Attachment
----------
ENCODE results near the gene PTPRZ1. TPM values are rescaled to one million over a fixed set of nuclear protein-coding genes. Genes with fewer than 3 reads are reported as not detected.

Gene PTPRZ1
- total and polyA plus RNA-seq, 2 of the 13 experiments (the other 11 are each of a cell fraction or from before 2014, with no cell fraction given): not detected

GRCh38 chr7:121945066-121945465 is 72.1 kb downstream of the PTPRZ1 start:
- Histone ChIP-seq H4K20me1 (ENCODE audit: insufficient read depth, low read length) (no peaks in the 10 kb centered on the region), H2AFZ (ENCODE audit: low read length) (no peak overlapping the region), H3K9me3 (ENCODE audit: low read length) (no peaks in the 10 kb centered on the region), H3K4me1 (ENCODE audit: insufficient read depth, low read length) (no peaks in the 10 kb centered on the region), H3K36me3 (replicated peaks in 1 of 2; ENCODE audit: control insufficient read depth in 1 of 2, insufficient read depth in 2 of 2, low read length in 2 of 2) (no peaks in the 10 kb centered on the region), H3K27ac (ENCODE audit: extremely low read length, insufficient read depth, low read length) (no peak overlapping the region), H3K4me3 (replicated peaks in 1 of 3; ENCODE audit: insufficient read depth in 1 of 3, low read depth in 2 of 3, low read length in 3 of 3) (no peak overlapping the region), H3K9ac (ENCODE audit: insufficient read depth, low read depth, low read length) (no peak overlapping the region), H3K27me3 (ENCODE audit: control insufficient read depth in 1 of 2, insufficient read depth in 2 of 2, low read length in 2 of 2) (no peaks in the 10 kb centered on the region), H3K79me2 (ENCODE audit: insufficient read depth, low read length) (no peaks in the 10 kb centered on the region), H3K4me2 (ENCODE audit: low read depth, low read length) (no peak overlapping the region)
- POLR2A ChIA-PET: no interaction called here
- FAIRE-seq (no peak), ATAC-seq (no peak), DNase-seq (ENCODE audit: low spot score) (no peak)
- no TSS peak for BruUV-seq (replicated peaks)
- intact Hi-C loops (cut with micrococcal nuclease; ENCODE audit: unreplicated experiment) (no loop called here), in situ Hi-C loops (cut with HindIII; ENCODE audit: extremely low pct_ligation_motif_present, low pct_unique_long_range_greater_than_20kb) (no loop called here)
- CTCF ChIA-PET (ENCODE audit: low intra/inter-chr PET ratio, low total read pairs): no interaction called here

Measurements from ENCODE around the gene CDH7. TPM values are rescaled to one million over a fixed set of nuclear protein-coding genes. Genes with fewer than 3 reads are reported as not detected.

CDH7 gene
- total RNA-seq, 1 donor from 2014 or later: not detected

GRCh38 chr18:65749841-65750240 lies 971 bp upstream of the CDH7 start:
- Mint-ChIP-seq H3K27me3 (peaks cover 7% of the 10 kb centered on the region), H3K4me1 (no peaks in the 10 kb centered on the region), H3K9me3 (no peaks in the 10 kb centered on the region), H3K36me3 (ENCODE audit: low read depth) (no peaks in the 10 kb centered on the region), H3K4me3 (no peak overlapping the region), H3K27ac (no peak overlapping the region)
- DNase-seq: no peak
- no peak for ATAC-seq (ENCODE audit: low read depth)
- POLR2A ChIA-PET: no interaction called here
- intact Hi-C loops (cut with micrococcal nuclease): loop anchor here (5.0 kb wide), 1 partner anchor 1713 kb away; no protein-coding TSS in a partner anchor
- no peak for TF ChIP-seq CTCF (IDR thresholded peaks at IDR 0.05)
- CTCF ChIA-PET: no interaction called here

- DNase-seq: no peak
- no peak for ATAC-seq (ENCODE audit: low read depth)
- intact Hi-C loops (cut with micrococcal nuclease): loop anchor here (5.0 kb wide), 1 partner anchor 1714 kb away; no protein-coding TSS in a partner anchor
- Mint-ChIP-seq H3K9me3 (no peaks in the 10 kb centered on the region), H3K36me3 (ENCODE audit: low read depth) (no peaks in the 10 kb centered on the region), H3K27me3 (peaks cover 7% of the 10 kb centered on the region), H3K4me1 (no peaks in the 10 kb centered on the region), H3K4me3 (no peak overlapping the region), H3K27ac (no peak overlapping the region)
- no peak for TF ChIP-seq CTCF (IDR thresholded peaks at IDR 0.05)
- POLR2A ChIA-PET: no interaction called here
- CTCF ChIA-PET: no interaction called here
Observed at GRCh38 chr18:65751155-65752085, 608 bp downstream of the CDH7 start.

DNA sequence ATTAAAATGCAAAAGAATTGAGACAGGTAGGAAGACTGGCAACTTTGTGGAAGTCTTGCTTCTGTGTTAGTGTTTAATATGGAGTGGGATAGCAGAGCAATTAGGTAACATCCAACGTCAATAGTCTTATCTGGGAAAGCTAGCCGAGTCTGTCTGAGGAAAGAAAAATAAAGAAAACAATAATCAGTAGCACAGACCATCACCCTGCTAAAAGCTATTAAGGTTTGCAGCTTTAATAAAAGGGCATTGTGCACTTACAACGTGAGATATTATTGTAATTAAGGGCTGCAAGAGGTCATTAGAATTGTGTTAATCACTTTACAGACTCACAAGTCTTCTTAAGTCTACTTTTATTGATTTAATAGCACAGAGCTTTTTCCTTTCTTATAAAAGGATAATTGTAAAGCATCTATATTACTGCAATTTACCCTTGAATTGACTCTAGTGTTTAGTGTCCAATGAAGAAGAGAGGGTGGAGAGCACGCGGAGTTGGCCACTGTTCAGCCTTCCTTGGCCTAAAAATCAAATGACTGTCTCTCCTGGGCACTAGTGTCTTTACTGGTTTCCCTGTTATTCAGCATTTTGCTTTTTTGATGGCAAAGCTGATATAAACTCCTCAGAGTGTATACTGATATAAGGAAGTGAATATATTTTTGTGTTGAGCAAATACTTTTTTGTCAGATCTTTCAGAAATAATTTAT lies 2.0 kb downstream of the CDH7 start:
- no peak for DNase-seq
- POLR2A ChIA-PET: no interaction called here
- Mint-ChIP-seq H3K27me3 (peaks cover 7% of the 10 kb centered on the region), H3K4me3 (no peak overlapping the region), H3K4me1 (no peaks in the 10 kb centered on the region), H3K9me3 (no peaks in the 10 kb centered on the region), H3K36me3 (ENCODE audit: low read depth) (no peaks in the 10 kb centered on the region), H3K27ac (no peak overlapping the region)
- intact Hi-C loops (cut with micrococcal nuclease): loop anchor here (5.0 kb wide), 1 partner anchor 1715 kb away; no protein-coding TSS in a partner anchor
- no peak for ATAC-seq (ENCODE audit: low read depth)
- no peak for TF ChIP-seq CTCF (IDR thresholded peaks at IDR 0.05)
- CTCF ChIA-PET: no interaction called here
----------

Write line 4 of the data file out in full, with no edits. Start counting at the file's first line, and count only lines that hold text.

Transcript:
GRCh38 chr7:121945066-121945465 is 72.1 kb downstream of the PTPRZ1 start: